To mix macha and make the foam, the Grade 2 students learned to move the chasen from right to left or up and down quickly, but not around in circles. They had to do this for a couple of minutes to mix the macha and create the foam.

They learned that you place the chawan (cup) on top of their left hand and hold the side with their right hand to drink.

After they took their first sip they said, “Taiiso kekko desu!” Which means, “It is really yummy!” When they took their last sip, they slurped to let their host, know that they were finished.

At the end of their Sado experience, they bowed again to their host and thanked him, “Arigato gozaimashita!”

Please click on the albums below to see other photo highlights from this week….

Guided Inquiry

Learning Buddies

Exploring the Dewey Decimal System

Research using Non-Fiction Books

Sharing our Poetry

# We are Scientists

We Are Scientists!

This week, we began our second Unit of Inquiry:  How the World Works.  Our central idea is that relationships between air, water, heat and land influence weather.  Throughout the Unit of Inquiry, the students will be inquiring into:

• Different types of weather
• The causes of weather
• Different methods to predict and explain weather
• How new evidence can change people’s thinking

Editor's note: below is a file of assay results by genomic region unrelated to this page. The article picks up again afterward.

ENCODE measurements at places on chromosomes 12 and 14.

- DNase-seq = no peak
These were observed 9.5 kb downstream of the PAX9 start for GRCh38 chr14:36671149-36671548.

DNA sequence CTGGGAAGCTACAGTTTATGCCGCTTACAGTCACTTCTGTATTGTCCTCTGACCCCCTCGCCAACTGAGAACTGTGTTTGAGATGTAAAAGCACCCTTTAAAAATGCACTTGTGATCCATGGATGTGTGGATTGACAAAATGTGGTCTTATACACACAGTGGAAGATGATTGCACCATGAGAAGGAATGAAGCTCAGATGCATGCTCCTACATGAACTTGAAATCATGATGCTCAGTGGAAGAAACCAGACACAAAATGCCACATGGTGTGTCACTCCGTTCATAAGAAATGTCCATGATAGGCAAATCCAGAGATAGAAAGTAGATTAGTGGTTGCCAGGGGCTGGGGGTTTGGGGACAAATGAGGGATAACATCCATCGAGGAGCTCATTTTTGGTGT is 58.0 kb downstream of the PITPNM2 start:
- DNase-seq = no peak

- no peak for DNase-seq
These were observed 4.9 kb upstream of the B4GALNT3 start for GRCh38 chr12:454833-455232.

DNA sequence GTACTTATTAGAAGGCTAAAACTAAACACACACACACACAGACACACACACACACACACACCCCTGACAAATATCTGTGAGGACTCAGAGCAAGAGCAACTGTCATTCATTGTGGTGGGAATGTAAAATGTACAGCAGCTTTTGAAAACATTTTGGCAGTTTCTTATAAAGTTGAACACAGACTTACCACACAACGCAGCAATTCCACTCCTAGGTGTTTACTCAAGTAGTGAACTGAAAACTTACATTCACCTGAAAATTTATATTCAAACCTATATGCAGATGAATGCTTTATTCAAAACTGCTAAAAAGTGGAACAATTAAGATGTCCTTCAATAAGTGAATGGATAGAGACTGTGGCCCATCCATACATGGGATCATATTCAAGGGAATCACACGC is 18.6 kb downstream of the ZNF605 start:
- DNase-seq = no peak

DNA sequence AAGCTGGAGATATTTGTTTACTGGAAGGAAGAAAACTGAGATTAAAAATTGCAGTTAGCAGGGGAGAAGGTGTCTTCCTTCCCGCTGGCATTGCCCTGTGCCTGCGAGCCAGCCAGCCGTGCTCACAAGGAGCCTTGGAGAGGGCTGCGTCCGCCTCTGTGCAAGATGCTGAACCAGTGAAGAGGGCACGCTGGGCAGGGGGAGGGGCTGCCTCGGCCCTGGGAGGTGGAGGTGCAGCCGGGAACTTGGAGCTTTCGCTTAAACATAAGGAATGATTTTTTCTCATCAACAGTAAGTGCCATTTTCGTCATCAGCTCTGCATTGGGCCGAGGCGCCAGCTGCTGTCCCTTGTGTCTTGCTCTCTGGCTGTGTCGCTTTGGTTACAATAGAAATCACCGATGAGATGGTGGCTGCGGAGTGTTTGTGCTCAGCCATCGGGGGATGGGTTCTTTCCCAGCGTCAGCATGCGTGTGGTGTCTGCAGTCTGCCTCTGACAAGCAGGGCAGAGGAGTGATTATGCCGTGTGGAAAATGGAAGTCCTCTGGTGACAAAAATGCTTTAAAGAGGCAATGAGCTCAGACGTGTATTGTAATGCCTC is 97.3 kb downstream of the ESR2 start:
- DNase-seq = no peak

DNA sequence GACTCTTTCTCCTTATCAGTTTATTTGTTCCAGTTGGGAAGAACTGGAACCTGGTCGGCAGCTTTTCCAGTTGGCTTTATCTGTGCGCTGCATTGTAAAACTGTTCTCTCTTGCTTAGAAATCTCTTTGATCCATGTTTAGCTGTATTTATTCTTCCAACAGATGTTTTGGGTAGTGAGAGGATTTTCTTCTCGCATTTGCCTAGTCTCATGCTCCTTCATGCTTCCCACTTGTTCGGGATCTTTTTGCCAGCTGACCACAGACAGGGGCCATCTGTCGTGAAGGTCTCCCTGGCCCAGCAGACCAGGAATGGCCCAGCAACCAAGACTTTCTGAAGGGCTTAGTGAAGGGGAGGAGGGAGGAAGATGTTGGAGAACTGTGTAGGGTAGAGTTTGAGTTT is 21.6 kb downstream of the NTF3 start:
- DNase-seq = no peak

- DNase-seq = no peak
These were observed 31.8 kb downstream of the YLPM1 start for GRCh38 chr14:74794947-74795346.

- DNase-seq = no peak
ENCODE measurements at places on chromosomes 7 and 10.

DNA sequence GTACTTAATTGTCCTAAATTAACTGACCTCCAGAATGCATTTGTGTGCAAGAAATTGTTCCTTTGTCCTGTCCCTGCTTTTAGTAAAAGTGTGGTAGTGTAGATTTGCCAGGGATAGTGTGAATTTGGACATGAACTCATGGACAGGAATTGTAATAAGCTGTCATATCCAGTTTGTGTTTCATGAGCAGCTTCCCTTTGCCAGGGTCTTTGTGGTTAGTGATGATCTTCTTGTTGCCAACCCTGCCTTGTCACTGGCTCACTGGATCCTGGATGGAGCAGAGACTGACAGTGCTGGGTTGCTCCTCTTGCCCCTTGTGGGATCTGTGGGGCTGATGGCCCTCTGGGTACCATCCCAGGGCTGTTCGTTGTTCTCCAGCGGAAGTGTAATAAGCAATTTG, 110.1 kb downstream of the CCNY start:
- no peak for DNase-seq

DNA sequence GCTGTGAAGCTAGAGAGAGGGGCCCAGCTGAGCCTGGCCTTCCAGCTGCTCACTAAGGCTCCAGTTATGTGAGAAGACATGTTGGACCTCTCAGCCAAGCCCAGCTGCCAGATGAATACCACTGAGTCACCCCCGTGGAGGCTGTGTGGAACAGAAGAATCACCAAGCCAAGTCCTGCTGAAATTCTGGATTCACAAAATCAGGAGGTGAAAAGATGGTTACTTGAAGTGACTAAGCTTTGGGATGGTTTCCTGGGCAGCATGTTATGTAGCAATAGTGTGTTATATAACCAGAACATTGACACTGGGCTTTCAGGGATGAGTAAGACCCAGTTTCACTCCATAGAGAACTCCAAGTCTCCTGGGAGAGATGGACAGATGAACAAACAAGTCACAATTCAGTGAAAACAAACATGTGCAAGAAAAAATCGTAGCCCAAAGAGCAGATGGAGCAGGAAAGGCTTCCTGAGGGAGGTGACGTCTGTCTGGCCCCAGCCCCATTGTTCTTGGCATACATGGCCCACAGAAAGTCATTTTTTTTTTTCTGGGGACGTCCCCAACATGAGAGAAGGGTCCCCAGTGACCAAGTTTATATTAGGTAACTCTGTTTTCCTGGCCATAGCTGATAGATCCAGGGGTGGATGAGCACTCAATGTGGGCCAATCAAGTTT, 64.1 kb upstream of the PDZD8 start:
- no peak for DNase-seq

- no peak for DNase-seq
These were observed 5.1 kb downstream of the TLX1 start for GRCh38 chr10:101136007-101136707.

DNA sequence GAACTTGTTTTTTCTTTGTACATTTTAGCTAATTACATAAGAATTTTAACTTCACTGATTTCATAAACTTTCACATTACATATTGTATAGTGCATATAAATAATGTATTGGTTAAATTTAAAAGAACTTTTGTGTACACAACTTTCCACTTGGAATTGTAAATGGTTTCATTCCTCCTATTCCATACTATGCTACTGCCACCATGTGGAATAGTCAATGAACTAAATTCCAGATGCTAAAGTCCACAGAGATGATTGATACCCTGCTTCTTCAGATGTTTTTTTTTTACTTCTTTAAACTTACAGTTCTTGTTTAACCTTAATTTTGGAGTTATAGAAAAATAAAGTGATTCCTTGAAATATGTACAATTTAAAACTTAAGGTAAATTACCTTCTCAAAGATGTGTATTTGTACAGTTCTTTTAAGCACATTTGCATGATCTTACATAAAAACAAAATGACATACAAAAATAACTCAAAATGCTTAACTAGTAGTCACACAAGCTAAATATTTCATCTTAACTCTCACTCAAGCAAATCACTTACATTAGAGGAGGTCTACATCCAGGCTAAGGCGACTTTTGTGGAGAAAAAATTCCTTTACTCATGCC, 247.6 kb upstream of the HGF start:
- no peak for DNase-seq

We asked the students to observe pictures, videos and materials related to weather.  The students recorded their observations using the I See, I Think, I Wonder Visible Thinking Routine.

“What is this for?”

“I think water is falling.”

“I wonder what are these things (materials for experiments) are for.”

“I wonder how scientists use ink (in experiments).”

Next,  we asked the students to think about their new Unit of Inquiry in terms of what they need to know, what thy are excited about, what suggestions they have, and what they wonder about how weather works.

Here are some of their ideas:

What we Need to Know…

How temperature changes.

Where wind comes from.

How weather changes.

We need to know what temperature is.

How scientists know the weather

We can learn about other weather.

Being scientists!

Our Suggestions…

We should check the weather in the morning and at lunch time and at night.

We should learn about how clouds work.

We should check how strong the wind is.

We Wonder…

Does the wind move because the earth is moving?

Is the wind inside the cloud and that makes the cloud move?

How hot is the sun?

Is there new weather (that we don’t know about?)

Where do clouds come from?

I wonder if they know how the wind was made at the very start?

Is it always the same pattern (in the water cycle): evaporation, condensation, then precipitation…or is the pattern sometimes different.

I wonder why we have rivers and ponds.

How can we make rain?

Please click on the albums below to see photo highlights from our week!

Cooking with Haruki and his Parents